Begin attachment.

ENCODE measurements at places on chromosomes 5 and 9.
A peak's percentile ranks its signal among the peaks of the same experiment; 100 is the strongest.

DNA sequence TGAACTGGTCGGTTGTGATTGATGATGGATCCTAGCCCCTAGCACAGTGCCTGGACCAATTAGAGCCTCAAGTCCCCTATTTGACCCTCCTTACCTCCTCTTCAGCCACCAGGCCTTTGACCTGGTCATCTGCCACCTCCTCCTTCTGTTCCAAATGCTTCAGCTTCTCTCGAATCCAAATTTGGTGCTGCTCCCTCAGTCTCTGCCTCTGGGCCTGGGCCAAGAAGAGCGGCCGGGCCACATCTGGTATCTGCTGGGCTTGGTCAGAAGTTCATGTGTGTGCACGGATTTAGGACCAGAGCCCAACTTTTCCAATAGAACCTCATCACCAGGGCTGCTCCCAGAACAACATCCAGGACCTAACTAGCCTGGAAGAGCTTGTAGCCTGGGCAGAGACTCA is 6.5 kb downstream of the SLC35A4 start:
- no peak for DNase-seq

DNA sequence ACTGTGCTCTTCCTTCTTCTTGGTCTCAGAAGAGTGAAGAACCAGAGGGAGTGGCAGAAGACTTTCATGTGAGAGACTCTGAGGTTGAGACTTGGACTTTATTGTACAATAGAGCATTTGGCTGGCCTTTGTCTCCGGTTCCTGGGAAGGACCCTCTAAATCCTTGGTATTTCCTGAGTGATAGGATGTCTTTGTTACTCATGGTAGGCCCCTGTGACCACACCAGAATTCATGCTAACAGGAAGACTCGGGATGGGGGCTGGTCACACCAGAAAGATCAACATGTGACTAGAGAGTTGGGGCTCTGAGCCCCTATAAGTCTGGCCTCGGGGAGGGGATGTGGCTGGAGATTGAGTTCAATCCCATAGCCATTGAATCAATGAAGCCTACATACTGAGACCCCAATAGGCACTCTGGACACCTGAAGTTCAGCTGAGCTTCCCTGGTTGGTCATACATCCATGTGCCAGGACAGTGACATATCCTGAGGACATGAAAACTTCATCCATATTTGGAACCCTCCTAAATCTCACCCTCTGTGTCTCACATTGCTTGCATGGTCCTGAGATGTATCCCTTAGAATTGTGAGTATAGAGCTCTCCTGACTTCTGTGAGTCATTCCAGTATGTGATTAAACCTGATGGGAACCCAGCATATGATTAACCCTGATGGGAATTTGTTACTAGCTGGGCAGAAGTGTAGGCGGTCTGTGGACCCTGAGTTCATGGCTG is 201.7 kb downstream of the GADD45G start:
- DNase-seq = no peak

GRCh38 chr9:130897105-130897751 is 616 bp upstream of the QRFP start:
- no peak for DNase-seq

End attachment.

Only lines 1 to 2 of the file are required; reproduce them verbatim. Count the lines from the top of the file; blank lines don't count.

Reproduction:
ENCODE measurements at places on chromosomes 5 and 9.
A peak's percentile ranks its signal among the peaks of the same experiment; 100 is the strongest.